The Dam Buster

Green and brown: they’re good colours to see in a forest. They’re not so good in a waterway. There’s a 1,800 megalitre sediment containment lake which forms the scenic foreground of the town centre. It’s supposed to be populated with sailboats and crystalline blue, reflective water. Instead it looks like there’s an old, seventies throw rug spread out over the landscape.

The hydrologists, conservationists, biologists and even politicians all agree, the lake simply isn’t big enough to trap and filter all the sediment from the catchment area. The water from the surrounding urban sprawl is so full of pollutants – fertilisers, soap suds, oil, grease and garden waste – that the little lake just can’t handle it.

Mr. Waters has the solution. He flew in the Second World War. He was a dam-buster. His name is ‘Waters.’ He’s obviously the guy for the job! He’s had 96 years of experience on this earth and he’ll be damned if he can’t still make a contribution… that’s right. He’s going to blow the dam.

He’ll blow the spillway. It’s a skinny concrete number. He just has to sink a charge in the right spot. The lower the blast is, the more effective it will be. He doesn’t have a Lancaster bomber this time, but he’ll make do. The Germans aren’t trying to shoot him either this time, so it should be straightforward.

Mr. Waters fills a steel container with simple ingredients which, when combined, constitute a powerful explosive. His depth charge is so heavy that he has to roll it along the ground, but he thought of that. That’s why he made it round.

It’s zero hour. It’s literally midnight. Mr. Waters sneaks out the garage door with his face covered in mascara. He’s given himself cat-whiskers because that’s what the commandos do, right? He’s armed with a pair of bolt-cutters wired to his back and a 9V battery.

He rolls the device all the way down to the lake. He steals a steel dinghy using the pair of bolt cutters and somehow wrestles the device into the boat. There are no currents in the tiny lake, so he paddles towards the spillway with his hands. Time isn’t critical in this operation, so as long as he arrives undetected, he’ll be able to complete his objective.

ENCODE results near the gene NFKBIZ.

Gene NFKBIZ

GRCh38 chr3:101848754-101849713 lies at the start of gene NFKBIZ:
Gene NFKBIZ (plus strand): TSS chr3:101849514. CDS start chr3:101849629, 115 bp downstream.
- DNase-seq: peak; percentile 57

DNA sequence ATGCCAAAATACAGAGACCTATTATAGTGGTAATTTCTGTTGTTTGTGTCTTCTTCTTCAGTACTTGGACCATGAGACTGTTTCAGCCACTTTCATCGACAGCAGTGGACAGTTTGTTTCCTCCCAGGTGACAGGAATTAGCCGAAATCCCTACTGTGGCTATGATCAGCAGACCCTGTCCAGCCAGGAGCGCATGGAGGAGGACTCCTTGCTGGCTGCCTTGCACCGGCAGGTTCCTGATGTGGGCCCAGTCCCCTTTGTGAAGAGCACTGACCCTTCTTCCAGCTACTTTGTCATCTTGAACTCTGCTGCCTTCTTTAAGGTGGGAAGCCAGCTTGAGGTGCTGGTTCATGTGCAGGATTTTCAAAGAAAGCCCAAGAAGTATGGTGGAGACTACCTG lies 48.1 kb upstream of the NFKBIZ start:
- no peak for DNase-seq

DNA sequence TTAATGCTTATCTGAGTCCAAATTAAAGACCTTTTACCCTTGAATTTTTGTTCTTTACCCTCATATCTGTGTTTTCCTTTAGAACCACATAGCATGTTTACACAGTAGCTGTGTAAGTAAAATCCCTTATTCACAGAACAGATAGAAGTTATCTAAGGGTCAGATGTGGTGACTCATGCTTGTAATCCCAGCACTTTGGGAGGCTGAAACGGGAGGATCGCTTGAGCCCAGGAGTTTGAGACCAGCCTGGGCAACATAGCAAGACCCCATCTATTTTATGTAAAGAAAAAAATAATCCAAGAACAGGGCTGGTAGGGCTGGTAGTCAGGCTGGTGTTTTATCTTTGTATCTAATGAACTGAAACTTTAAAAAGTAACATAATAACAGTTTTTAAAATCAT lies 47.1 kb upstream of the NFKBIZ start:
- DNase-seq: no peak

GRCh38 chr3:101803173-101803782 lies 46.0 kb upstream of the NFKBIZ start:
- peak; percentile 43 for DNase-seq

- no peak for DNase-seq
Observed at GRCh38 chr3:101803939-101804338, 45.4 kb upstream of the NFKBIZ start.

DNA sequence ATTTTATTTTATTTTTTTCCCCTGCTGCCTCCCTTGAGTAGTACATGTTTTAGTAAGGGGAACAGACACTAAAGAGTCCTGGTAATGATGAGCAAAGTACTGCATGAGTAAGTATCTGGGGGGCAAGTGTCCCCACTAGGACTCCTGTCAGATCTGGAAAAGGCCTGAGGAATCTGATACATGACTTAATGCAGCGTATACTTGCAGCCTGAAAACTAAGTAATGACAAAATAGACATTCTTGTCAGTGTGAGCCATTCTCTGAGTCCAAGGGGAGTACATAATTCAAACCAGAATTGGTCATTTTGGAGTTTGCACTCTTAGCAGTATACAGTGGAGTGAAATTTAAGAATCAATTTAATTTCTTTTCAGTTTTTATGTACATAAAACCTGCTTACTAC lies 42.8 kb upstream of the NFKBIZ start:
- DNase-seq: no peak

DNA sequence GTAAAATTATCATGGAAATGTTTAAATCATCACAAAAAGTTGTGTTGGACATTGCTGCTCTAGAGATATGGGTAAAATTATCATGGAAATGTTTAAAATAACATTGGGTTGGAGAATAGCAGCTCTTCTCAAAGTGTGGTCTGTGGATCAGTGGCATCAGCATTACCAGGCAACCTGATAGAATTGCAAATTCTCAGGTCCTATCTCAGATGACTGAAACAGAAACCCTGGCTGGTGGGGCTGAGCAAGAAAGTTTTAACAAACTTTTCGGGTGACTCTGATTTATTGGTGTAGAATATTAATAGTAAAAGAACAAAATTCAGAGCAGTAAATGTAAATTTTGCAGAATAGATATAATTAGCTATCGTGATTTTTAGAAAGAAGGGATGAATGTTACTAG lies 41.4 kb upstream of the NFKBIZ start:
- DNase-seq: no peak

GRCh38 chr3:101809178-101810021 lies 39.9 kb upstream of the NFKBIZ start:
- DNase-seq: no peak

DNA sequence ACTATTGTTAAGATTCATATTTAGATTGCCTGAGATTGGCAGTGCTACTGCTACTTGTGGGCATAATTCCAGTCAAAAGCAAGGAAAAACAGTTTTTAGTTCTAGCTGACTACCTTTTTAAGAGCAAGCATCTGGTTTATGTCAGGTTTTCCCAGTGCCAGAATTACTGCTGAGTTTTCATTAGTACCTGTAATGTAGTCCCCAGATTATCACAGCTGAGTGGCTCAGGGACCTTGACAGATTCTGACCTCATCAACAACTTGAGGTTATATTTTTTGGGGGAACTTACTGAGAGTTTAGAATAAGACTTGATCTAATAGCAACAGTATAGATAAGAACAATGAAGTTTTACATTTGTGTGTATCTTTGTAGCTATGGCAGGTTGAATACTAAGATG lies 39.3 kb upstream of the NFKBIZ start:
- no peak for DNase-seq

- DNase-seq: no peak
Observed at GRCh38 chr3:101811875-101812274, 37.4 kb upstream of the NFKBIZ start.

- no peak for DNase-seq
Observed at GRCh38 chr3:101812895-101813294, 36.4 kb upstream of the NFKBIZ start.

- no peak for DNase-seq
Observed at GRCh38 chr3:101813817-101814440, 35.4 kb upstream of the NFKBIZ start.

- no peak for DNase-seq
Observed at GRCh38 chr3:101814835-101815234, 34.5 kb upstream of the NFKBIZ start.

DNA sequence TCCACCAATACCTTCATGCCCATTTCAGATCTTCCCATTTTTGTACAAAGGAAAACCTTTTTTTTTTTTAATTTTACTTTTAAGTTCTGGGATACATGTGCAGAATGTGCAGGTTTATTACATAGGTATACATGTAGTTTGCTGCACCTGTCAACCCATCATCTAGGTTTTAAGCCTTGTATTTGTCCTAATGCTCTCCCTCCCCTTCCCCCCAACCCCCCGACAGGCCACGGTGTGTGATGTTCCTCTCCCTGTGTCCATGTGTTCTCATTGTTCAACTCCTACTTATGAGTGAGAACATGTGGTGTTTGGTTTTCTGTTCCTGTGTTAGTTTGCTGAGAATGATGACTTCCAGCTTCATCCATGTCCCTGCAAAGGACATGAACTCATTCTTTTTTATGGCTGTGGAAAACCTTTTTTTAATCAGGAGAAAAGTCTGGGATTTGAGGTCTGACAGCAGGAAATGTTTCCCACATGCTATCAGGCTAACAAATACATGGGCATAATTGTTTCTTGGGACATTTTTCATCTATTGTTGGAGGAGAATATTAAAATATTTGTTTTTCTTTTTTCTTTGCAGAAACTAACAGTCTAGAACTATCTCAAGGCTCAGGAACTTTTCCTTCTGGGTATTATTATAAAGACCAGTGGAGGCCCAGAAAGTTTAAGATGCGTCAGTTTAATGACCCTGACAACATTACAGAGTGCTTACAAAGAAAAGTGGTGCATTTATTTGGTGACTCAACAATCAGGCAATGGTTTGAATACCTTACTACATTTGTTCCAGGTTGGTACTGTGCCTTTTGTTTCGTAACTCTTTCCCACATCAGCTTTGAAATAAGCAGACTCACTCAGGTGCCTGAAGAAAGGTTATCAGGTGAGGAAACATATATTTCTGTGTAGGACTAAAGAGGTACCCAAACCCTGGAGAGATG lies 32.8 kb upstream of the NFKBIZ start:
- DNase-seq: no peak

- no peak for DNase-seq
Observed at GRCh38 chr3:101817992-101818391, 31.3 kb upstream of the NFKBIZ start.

It’s already 2am when Mr. Waters arrives at the drop zone. The gentle pull of the trickle of water flowing over the spillway is enough to suction the boat to the edge of the target structure. He uses the wire that attached the bolt cutters to his back as detonator wire. He ties two lengths to the electrodes sticking out of the explosive device, and he attaches the loose ends to the boat.


The bomb drops all the way to the bottom. There’s plenty of slack on the wires. He touches one wire to the negative terminal of the battery. He shuts his eyes and braces himself. As soon as he closes the circuit, this suicide mission will come to an end.

He takes a breath.

“Hey Mister!” Shouts a drunk, shirtless troublemaker from the shore. “Hey Mister! Sir! Mister Gentleman guy!” Three other young drunk join in the shouting match. “Hey old guy!”

“Don’t be impolite!” Rebuts one of the young men. “Mister Sir Gentleman. Are you senile? Do you need help from being lost?” His words are heavily slurred. He jumps in, despite Mr Waters’ protests, and pulls the boat to the shore. He’s been foiled, and he’s dropped the battery in the confusion.

“What’s your name, soldier?” Asks Mr. Waters. He’s beside himself with rage. Nick is the young man’s name. “Not your Christian name boy! Your surname.” “Oh… um, it’s Schmidt.” “A German! Hadn’t you heard boy?” “Heard what?”

“The war is over!”



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